For the first time ever, young people in the UK will soon be able to choose a specific, climate crisis-focused GCSE.
General Certificates of Secondary Education (GCSEs) are the UK’s national education qualification, usually taken in year 11 (children aged 15 to 16). While everyone must sit GCSE exams in maths, English, and core science, students can choose from a variety of subjects to make up the rest of their qualifications.
Subjects like geography cover climate issues in part. But soon, school children will have the new option of a natural history GCSE, which will focus solely on the planet and how we can protect it.
The UK’s Education Secretary Nadhim Zahawi will announce the new GCSE course officially later this week. But school children won’t be able to choose it straight away, as it won’t be available for another three years.
Putting the climate emergency at ‘the heart of education’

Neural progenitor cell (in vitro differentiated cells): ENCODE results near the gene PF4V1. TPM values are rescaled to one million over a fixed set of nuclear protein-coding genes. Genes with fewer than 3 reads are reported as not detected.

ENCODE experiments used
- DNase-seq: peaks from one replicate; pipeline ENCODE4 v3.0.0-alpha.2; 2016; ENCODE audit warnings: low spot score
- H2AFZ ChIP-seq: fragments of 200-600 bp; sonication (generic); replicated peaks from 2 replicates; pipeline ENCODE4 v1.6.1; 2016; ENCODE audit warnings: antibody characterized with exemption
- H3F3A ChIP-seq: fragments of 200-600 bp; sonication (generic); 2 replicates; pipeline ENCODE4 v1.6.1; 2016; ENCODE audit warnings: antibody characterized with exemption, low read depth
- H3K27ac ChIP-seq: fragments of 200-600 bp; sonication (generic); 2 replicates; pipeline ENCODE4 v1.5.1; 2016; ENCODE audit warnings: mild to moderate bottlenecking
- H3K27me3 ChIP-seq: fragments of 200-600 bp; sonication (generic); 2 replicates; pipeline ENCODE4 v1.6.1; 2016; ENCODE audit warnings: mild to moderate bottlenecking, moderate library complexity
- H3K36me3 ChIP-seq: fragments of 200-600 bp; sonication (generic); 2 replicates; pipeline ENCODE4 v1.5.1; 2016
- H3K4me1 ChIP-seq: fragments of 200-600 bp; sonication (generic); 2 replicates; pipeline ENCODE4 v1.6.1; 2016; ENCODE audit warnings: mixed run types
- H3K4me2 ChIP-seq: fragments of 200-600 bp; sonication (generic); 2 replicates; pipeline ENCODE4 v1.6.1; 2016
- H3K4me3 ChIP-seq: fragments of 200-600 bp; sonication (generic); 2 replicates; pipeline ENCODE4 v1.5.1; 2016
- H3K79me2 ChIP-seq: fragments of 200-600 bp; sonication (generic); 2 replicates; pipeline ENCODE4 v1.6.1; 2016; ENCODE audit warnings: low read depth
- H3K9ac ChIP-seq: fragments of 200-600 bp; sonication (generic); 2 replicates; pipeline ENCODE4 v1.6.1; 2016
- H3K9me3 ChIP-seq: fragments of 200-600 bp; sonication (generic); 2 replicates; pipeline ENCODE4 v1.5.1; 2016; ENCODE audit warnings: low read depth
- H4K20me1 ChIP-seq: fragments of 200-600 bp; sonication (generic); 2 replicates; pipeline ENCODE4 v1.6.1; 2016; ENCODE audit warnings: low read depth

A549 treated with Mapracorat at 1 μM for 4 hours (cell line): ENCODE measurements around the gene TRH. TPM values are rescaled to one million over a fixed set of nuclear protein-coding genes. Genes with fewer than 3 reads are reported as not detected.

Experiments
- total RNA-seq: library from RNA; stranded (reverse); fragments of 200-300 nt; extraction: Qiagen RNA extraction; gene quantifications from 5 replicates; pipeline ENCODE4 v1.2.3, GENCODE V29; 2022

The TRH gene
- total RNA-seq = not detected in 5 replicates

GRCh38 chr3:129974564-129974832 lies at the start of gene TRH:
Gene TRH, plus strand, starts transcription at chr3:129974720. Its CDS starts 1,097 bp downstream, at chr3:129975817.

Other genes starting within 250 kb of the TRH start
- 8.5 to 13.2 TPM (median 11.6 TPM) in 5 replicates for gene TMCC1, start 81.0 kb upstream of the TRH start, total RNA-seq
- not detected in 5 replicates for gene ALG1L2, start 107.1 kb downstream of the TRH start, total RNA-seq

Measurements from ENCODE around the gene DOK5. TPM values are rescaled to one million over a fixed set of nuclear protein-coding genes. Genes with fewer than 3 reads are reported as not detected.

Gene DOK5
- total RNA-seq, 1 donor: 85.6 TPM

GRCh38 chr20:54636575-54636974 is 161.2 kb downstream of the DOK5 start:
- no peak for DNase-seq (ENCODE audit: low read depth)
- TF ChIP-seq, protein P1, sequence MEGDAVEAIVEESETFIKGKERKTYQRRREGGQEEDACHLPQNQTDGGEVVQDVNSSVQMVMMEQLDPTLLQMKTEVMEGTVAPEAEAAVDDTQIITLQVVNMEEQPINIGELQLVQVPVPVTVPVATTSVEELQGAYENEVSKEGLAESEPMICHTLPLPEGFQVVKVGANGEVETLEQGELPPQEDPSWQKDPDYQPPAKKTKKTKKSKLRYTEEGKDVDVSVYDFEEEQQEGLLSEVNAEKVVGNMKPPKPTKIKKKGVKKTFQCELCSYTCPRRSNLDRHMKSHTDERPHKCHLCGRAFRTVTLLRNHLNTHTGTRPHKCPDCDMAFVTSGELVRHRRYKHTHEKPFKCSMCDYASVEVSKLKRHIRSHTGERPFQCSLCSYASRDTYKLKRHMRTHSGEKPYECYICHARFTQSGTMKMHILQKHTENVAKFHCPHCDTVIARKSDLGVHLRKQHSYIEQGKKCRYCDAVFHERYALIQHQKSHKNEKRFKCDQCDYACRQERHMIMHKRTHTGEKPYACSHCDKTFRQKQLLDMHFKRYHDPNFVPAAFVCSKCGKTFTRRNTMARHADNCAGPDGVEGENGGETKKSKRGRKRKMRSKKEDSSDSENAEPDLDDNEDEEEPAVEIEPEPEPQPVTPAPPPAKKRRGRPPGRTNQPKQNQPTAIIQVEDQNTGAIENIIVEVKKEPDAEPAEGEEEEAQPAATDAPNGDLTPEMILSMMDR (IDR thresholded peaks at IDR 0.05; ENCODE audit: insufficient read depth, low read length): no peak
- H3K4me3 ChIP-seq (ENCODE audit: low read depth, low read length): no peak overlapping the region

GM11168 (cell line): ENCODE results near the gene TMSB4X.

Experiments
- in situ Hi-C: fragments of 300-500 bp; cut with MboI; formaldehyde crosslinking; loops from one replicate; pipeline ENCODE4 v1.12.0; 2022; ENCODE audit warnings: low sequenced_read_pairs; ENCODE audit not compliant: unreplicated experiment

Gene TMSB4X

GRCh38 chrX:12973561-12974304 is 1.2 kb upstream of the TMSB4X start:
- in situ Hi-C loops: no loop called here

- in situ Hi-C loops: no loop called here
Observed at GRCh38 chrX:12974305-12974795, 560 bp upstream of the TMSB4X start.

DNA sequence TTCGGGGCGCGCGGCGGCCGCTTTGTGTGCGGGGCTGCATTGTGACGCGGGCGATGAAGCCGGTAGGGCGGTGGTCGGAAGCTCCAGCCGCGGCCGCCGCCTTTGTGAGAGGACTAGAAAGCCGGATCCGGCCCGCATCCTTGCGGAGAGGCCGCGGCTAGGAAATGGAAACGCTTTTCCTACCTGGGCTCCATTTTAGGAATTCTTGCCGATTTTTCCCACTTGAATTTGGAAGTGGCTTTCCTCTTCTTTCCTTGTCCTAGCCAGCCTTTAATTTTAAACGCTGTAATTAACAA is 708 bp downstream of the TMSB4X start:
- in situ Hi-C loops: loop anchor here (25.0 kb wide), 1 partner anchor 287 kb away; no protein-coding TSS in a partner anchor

The new qualification is part of the Department of Education’s Sustainability and Climate Change Strategy. At last year’s COP26 event (the United Nations’ annual climate-focused conference), Zahawi revealed the new strategy, which aims to “put climate change at the heart of education.”
The strategy includes several new initiatives, including a new National Education Nature Park and a Climate Leaders Award.
The former is a virtual database that aims to help children develop skills in biodiversity mapping and learn about wildlife species. The latter is an annual award that will see young people celebrated for their work supporting biodiversity and the environment in their local communities.
Regarding the new GCSE subject, Zahawi said in a statement: “Sustainability and climate change are the biggest challenges facing mankind. None of us can be in any doubt just how critical they have become.”
“The new natural history GCSE will offer young people a chance to develop a deeper knowledge and understanding of this amazing planet, its environment, and how to conserve it.”